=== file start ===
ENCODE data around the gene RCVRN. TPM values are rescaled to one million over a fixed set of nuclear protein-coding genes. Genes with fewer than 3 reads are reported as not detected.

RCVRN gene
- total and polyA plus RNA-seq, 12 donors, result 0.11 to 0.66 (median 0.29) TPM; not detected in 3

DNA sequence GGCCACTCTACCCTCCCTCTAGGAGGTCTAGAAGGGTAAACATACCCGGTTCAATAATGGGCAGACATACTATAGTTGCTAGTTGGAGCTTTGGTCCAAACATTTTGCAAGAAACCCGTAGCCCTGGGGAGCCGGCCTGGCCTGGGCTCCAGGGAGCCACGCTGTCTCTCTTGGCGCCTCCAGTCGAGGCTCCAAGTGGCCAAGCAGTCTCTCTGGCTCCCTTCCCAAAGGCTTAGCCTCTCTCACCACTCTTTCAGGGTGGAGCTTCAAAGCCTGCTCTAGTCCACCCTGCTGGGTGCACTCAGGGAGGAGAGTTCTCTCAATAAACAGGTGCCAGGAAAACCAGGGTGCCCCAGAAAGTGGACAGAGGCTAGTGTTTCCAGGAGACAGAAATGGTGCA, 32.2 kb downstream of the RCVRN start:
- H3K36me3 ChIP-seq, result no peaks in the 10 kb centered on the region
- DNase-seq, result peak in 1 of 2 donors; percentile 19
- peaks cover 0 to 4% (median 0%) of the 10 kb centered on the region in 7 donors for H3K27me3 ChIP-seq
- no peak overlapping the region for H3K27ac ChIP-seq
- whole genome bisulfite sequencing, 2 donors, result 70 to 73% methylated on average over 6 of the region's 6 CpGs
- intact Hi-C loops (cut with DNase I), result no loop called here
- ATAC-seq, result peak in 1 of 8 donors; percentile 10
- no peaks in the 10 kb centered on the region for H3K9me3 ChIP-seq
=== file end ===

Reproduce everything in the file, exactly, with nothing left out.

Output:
ENCODE data around the gene RCVRN. TPM values are rescaled to one million over a fixed set of nuclear protein-coding genes. Genes with fewer than 3 reads are reported as not detected.

RCVRN gene
- total and polyA plus RNA-seq, 12 donors, result 0.11 to 0.66 (median 0.29) TPM; not detected in 3

DNA sequence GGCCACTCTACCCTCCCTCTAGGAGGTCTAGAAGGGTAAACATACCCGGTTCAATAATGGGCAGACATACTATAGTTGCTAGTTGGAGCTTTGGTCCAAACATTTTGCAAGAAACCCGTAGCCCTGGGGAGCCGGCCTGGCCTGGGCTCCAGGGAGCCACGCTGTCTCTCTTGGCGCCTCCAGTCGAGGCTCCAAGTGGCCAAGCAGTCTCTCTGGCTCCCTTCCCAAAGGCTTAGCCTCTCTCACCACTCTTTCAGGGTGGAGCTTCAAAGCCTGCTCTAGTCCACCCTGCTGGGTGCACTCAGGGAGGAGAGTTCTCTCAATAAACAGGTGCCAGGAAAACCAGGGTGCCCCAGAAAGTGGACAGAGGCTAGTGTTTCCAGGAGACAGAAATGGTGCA, 32.2 kb downstream of the RCVRN start:
- H3K36me3 ChIP-seq, result no peaks in the 10 kb centered on the region
- DNase-seq, result peak in 1 of 2 donors; percentile 19
- peaks cover 0 to 4% (median 0%) of the 10 kb centered on the region in 7 donors for H3K27me3 ChIP-seq
- no peak overlapping the region for H3K27ac ChIP-seq
- whole genome bisulfite sequencing, 2 donors, result 70 to 73% methylated on average over 6 of the region's 6 CpGs
- intact Hi-C loops (cut with DNase I), result no loop called here
- ATAC-seq, result peak in 1 of 8 donors; percentile 10
- no peaks in the 10 kb centered on the region for H3K9me3 ChIP-seq